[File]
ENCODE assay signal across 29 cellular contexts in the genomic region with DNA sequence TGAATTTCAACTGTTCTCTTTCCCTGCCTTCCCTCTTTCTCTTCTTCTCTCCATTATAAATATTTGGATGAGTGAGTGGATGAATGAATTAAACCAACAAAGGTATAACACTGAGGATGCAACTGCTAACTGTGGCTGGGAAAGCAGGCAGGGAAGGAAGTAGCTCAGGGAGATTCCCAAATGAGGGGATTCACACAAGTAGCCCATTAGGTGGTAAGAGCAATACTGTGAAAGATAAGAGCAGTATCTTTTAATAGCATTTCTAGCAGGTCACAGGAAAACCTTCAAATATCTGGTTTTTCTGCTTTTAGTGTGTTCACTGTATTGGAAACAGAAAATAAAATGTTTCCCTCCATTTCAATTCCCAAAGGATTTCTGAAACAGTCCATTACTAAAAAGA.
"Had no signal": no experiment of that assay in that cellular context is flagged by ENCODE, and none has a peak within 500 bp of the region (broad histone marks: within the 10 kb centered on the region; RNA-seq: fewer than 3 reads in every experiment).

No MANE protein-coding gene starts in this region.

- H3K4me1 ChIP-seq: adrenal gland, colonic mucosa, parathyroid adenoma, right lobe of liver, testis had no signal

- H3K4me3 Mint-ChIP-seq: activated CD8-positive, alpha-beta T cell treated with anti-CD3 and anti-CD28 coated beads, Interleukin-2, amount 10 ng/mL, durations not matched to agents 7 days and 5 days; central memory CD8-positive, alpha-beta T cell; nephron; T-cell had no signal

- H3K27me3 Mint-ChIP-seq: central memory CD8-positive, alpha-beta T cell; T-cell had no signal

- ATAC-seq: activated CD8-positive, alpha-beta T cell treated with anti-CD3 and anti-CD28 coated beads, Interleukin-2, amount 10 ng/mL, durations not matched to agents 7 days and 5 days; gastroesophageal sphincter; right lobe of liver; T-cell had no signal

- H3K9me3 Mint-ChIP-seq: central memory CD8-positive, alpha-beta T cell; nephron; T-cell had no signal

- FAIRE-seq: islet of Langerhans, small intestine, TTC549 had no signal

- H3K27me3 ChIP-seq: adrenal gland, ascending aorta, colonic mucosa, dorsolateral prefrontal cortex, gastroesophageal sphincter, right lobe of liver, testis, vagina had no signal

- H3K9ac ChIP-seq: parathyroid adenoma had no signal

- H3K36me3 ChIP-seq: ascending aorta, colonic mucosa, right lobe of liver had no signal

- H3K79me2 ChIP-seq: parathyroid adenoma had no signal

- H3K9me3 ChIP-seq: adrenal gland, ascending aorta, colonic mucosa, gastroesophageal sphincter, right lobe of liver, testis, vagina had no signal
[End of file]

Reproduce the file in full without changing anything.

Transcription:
ENCODE assay signal across 29 cellular contexts in the genomic region with DNA sequence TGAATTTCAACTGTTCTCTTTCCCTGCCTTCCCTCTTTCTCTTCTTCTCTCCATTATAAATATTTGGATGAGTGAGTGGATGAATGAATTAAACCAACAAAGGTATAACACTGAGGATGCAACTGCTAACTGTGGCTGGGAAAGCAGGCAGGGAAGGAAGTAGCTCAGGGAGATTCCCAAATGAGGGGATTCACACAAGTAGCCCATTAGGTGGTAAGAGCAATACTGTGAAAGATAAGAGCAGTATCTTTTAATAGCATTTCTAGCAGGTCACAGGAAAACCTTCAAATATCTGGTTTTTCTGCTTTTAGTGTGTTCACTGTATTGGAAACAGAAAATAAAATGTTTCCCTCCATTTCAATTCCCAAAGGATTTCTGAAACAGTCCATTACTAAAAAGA.
"Had no signal": no experiment of that assay in that cellular context is flagged by ENCODE, and none has a peak within 500 bp of the region (broad histone marks: within the 10 kb centered on the region; RNA-seq: fewer than 3 reads in every experiment).

No MANE protein-coding gene starts in this region.

- H3K4me1 ChIP-seq: adrenal gland, colonic mucosa, parathyroid adenoma, right lobe of liver, testis had no signal

- H3K4me3 Mint-ChIP-seq: activated CD8-positive, alpha-beta T cell treated with anti-CD3 and anti-CD28 coated beads, Interleukin-2, amount 10 ng/mL, durations not matched to agents 7 days and 5 days; central memory CD8-positive, alpha-beta T cell; nephron; T-cell had no signal

- H3K27me3 Mint-ChIP-seq: central memory CD8-positive, alpha-beta T cell; T-cell had no signal

- ATAC-seq: activated CD8-positive, alpha-beta T cell treated with anti-CD3 and anti-CD28 coated beads, Interleukin-2, amount 10 ng/mL, durations not matched to agents 7 days and 5 days; gastroesophageal sphincter; right lobe of liver; T-cell had no signal

- H3K9me3 Mint-ChIP-seq: central memory CD8-positive, alpha-beta T cell; nephron; T-cell had no signal

- FAIRE-seq: islet of Langerhans, small intestine, TTC549 had no signal

- H3K27me3 ChIP-seq: adrenal gland, ascending aorta, colonic mucosa, dorsolateral prefrontal cortex, gastroesophageal sphincter, right lobe of liver, testis, vagina had no signal

- H3K9ac ChIP-seq: parathyroid adenoma had no signal

- H3K36me3 ChIP-seq: ascending aorta, colonic mucosa, right lobe of liver had no signal

- H3K79me2 ChIP-seq: parathyroid adenoma had no signal

- H3K9me3 ChIP-seq: adrenal gland, ascending aorta, colonic mucosa, gastroesophageal sphincter, right lobe of liver, testis, vagina had no signal